Das, R. D., Ronald, N., Winter, S. (2014), Clustering based Transfer Detection with Fuzzy Activity Recognition from Smart-phone GPS Trajectories, 17th International IEEE Conference on Intelligent Transportation Systems. IEEE, Qingdao, China.
This paper introduces an adaptive clustering-based transfer detection framework. Existing transfer detection algorithms are based on a walking-based approach. But in a walking-based approach it is difficult to set a deterministic walking threshold. However during transfer people generally move slowly or wait for a while and thus the spatio-temporal points are located close to each other and tend to form clusters. To mitigate such problems an adaptive density-based fuzzy approach is proposed for detecting transfers and activities performed during transfers.
Please contact one of the authors for a copy.
Vishwanath, A.; Gan, H.-S.; Kalyanaraman, S.; Winter, S.; Mareels, I. (2014). Personalised Public Transportation: A New Mobility Model for Urban and Suburban Transportation. Available from IBM’s Research Library.
This paper explores a new vision for urban and suburban transportation, termed Personalised Public Transportation, which builds upon recent trends in vehicle sharing, electric vehicles, mobile payments and cloud computing. The goal is to build on the best of the worlds of private and public transportation. Private transportation offers ownership, comfort and convenience, but is higher cost, and subject to externalities (traffic jams, pollution, etc.). Public transportation is efficient, cheaper and has lower energy/Carbon footprint, but has a last-mile problem (access) and low spatio-temporal coverage in suburbia. We envisage a future model of leasing public transportation via a service similar to cell-phone services, where the user pays for convenience and sharing of a network. We describe the key design features inherent to this mobility model. The vehicular platform allows the entire fleet to be operated and managed via a cloud computing service in order to maximise convenience and minimise cost. An optimisation formulation to quantify the benefits of Personalised Public Transportation shows that it is a promising approach for transforming future generations of transportation into sustainable ecosystems.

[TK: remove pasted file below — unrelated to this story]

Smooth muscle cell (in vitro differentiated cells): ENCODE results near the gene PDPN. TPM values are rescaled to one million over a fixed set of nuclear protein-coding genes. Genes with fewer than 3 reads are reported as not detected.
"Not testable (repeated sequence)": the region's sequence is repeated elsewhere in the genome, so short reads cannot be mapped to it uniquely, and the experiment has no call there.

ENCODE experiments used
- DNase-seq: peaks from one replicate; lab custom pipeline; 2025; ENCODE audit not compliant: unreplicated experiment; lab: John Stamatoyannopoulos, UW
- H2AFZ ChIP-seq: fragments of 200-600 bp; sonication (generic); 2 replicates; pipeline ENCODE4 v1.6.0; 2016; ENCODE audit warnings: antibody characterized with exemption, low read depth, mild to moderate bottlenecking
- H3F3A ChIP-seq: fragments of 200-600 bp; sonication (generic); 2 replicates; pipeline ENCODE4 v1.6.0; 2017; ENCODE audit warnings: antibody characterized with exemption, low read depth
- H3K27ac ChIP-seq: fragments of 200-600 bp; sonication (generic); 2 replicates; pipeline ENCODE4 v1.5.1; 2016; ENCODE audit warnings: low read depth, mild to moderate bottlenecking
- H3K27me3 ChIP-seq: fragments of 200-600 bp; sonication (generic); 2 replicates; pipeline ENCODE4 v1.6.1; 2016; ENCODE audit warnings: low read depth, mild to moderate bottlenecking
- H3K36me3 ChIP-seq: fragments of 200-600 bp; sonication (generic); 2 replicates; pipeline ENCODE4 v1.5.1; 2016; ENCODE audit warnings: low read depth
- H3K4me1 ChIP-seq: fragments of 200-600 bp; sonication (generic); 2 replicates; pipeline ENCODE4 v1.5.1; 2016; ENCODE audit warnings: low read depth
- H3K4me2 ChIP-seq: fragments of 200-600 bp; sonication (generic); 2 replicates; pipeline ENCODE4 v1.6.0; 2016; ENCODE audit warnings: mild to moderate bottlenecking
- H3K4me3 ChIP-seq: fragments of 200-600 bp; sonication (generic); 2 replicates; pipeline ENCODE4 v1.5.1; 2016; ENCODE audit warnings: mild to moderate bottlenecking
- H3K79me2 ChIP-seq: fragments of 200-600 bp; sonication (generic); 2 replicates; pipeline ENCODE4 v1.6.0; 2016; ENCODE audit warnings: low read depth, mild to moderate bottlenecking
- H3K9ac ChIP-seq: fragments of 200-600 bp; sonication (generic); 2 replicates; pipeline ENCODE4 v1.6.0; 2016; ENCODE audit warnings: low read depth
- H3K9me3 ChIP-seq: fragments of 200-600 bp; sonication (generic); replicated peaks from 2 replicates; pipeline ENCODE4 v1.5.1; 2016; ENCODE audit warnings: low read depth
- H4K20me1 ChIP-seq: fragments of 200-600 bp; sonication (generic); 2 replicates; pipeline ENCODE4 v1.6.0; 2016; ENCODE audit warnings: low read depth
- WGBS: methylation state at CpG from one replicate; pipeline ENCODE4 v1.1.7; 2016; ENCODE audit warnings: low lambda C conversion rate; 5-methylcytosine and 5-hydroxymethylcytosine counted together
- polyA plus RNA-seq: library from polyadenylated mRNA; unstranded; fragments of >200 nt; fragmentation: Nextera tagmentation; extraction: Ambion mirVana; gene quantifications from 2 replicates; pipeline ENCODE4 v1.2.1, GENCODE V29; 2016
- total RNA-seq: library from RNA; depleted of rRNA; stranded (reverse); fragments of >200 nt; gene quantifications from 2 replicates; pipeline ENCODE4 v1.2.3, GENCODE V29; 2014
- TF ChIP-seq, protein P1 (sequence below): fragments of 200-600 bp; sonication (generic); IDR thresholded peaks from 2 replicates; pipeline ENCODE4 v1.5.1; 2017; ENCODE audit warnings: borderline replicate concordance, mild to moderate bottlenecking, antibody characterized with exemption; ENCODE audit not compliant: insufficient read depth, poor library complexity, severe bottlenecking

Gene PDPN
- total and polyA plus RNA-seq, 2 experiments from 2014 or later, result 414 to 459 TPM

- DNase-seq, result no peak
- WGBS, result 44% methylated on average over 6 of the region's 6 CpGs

Rigby, M.; Winter, S. (2014). Enhancing Launch Pads for Decision Making in Intelligent Mobility On-Demand (Extended Abstract), IEEE Intelligent Transportation Systems Conference. IEEE, Qingdao, China.
Interacting for shared mobility is a complex spatio-temporal task. Traditional approaches rely on the full disclosure of inherently private trip information to perform ride matching. Such a requirement however creates a rigid architecture with location privacy and service knowledge issues. Catering for these complexities, we extend previous work on an intuitive interface concept, launch pads, to address individual route choice by enhancing the visualization in a third dimension. This representation provides a client with a more detailed pick-up choice set. To examine the value of this enhancement, we implement a multi-agent simulation and observe a client agent’s responses to 3D launch pads visualized according to three different fare models. Results show that a client’s flexibility in space is dependent on the fare model chosen and by using the visualization they can increase their utility.
iMoD is well-represented at this week’s IEEE Intelligent Transport Systems Conference in Qingdao, China.
Rahul Deb Das will present his work on automated detection of mode transfers based on GPS data. A poster by Michael Rigby on visualising pickup locations for ridesharing will also appear. Joint work by Stephan Winter with Iven Mareels (Dean, Melbourne School of Engineering) and IBM Research on personalized (leased) public transportation will also be presented.
Please feel free to contact Rahul or Stephan to organise a meeting about the iMoD project.